Investigating the Role of Sexual Identity/Behavior Stigma and HIV-Related Stigma in HIV Prevention and Care Engagement among Men who have Sex with Men and Transgender Women in South Africa Open Access
Brown, Carolyn (Summer 2020)
HIV remains a leading cause of morbidity and mortality in sub-Saharan Africa. Global achievements in HIV testing, treatment, and retention have not been equally gained and men who have sex with men (MSM) and transgender women (TGW) account for a disproportionately high burden of HIV worldwide. One factor contributing to HIV disparities among MSM and TGW is stigma. MSM and TGW may face multiple layers of stigma, due to sexual orientation and behavior, gender identity, race/ethnicity, HIV, and other identities. This dissertation examines the impact of sexual identity/behavior stigma and HIV-related stigma on HIV prevention and service engagement among MSM and TGW in South Africa.
Aim 1 assessed the association of baseline levels of sexual identity/behavior stigma and HIV-related stigma on HIV prevention uptake among MSM and TGW enrolled in the Sibanye Health Project (SHP). The SHP was a 12-month longitudinal pilot of a package of HIV prevention interventions in Port Elizabeth and Cape Town, South Africa. No measured domains of stigma were found associated with uptake of pre-exposure prophylaxis (PrEP). Increased enacted stigma at baseline was associated with increased number of optional drop-in visits.
Aim 2 investigated the modifiability of sexual identity/behavior stigma through engagement with the care offered by sensitized providers and clinic staff of the SHP. Over the 12-month period, we found decreases enacted stigma, orientation concealment, and healthcare stigma. We did not find any significant change in anticipated or internalized stigma. Changes in stigma were not associated with either PrEP uptake or number of drop-in visits.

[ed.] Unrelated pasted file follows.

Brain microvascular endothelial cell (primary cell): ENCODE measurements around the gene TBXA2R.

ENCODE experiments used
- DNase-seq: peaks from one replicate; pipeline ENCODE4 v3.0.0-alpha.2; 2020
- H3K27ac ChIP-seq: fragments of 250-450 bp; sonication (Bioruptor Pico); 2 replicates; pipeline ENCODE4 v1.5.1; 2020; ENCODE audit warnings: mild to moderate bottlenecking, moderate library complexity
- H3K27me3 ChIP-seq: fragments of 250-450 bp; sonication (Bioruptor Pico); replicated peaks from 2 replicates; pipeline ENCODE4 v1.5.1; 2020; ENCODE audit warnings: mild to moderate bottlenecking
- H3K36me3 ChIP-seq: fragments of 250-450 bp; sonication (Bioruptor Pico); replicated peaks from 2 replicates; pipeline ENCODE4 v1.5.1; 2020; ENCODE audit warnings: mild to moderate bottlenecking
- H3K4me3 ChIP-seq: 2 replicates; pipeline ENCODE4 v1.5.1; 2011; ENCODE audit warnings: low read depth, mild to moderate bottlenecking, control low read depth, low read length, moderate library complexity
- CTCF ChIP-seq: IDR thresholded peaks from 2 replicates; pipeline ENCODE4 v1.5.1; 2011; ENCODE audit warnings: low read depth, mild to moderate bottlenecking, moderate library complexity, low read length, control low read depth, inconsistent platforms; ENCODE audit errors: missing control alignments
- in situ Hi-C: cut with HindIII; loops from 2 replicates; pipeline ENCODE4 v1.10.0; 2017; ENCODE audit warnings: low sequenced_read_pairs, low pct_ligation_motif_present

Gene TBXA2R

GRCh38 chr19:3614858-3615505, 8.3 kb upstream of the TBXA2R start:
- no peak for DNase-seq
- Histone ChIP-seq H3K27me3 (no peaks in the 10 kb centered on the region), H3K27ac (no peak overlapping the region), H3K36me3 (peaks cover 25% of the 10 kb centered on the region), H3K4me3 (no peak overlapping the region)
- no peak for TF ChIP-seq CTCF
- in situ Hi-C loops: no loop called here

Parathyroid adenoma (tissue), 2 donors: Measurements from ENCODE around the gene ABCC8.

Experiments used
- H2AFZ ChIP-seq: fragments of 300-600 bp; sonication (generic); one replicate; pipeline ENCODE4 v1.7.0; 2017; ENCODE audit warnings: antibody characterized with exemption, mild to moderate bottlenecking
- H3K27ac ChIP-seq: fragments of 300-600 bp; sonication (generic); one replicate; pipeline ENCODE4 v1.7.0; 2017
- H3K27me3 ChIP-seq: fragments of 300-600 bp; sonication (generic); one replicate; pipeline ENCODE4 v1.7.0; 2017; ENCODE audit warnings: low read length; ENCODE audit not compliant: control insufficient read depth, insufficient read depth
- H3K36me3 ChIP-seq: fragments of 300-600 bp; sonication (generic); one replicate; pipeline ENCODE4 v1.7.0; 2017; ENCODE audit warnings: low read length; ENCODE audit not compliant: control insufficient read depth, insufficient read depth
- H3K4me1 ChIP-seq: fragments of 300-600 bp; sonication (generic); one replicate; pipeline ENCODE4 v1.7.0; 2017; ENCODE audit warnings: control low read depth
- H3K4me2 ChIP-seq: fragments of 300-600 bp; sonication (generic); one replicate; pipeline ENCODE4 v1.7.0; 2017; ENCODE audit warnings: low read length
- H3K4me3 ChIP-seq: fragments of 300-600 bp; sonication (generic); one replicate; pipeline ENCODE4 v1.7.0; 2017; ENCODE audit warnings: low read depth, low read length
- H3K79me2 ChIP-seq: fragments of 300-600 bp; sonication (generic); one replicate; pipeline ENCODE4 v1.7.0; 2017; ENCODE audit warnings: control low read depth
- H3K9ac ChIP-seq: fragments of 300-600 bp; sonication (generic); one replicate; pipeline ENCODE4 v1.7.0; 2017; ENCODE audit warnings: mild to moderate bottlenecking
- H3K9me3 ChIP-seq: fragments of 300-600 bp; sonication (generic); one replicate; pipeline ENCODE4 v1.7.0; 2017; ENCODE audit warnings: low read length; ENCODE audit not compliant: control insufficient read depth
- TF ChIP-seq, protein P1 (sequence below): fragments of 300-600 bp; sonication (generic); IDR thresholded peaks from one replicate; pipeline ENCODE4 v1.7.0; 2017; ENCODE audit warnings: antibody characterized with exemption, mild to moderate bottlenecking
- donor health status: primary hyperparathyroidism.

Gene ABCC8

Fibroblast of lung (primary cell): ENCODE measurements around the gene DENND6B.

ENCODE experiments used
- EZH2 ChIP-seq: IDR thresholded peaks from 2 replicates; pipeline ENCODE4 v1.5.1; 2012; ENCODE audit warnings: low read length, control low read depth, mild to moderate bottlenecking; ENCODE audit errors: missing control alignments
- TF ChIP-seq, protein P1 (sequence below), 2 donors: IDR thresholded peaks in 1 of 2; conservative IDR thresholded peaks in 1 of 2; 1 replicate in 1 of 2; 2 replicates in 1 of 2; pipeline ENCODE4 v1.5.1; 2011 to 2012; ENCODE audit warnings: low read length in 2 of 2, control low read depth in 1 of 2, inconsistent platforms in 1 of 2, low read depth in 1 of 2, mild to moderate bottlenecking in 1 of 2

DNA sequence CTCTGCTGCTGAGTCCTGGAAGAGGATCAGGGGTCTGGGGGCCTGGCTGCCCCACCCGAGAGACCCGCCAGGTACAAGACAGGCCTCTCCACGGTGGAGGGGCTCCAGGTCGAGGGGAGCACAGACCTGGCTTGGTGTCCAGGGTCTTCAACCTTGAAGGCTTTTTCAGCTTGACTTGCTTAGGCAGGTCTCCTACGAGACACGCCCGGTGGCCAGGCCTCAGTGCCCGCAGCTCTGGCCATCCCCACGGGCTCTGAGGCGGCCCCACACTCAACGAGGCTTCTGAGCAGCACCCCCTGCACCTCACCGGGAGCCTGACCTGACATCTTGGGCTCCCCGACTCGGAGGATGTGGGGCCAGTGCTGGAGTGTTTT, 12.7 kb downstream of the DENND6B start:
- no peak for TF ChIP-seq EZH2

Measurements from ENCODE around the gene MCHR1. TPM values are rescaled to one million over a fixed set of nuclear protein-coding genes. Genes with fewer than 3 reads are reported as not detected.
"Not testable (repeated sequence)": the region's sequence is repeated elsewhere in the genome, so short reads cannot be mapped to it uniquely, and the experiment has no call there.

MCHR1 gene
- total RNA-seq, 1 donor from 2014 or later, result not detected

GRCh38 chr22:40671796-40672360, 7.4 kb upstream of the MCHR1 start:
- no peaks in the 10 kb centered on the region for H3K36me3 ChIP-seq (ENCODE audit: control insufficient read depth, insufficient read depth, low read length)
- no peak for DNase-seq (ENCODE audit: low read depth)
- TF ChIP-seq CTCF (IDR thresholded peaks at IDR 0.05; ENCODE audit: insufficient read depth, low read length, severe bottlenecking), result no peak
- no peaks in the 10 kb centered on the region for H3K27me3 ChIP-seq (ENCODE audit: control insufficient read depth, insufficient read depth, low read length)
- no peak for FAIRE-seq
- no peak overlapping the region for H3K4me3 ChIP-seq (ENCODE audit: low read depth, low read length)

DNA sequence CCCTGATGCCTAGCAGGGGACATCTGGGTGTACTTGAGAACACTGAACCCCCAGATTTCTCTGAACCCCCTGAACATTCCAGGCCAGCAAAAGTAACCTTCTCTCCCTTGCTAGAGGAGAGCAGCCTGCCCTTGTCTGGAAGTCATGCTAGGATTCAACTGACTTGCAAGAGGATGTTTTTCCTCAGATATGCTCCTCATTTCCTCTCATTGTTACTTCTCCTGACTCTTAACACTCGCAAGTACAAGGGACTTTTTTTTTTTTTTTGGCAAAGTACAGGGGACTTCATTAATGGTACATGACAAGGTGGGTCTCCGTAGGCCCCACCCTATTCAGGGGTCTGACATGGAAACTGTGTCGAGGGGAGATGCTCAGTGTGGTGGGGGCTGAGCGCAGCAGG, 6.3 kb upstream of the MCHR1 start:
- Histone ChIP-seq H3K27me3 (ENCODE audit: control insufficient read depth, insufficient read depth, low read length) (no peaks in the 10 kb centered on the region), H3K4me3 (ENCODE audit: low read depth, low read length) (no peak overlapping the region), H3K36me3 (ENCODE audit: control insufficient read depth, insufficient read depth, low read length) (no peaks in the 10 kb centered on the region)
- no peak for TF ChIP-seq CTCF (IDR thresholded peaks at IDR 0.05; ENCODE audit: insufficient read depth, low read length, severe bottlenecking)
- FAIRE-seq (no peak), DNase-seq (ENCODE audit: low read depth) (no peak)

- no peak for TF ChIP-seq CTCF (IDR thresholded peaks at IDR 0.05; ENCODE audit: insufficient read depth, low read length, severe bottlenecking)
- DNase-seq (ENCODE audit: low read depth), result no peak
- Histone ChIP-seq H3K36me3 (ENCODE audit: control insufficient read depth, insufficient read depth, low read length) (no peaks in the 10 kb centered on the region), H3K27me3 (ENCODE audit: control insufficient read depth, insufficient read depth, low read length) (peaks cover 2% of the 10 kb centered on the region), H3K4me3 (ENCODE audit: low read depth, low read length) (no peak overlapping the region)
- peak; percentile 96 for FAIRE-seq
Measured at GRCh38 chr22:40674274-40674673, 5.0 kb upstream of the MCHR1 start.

Aim 3 was a qualitative assessment of the impact of a sensitized, safe space clinic on HIV prevention engagement and changes in stigma. Emergent themes included the complex factors around engagement with safe spaces (i.e. spaces offering culturally competent, non-stigmatizing care for MSM and TGW) versus community/public clinics, changes in orientation concealment, healthcare stigma, and the personal impact of engagement with safe spaces.
These findings highlight the modifiability of some domains of stigma and the utility of safe space, sensitized clinics in decreasing stigma and increasing HIV prevention engagement among MSM and TGW in South Africa.
Table of Contents
Table of Contents
CHAPTER 1: BACKGROUND AND SIGNIFICANCE
Sibanye Health Project
CHAPTER 2: DEVELOPING AND VALIDATING THE MULTIDIMENSIONAL SEXUAL IDENTITY STIGMA (MSIS) SCALE
Focus Groups and Cognitive Interviews
Coding and Analyses
CHAPTER 3: ASSESSING THE ASSOCIATION OF BASELINE LEVELS OF STIGMA ON HIV SERVICE AND PREVENTION UPTAKE
Cohort sampling and design
Sexual Identity Stigma and HIV-related Stigma on PrEP Uptake
Sexual Identity Stigma and HIV-related Stigma on Drop-In Visits Completed
CHAPTER 4: ROLE OF ENGAGEMENT WITH CULTURALLY COMPETENT HIV PREVENTION AND CARE SAFE SPACES IN CHANGES IN SEXUAL IDENTITY STIGMA
CHAPTER 5: CARE PROVIDED IN SENSITIZED CLINIC DECREASES STIGMA AND INCREASES HIV PREVENTION ENGAGEMENT
Study Setting and Population
Negative experiences in non-sensitized clinics
Safe space engagement increases HIV prevention engagement
Engagement with safe spaces decreasing stigma
Personal impact of safe spaces
CHAPTER 6: CONCLUSIONS AND PUBLIC HEALTH IMPLICATIONS
APPENDIX A: SHP SEXUAL IDENTITY STIGMA QUESTIONS
APPENDIX B: SHP HIV-RELATED STIGMA QUESTIONS
APPENDIX C: SHP HEALTHCARE STIGMA QUESTIONS
APPENDIX D: QUALITATIVE INTERVIEW QUESTIONS
About this Dissertation
|Committee Chair / Thesis Advisor|
|Investigating the Role of Sexual Identity/Behavior Stigma and HIV-Related Stigma in HIV Prevention and Care Engagement among Men who have Sex with Men and Transgender Women in South Africa ()||2020-07-24 17:05:41 -0400||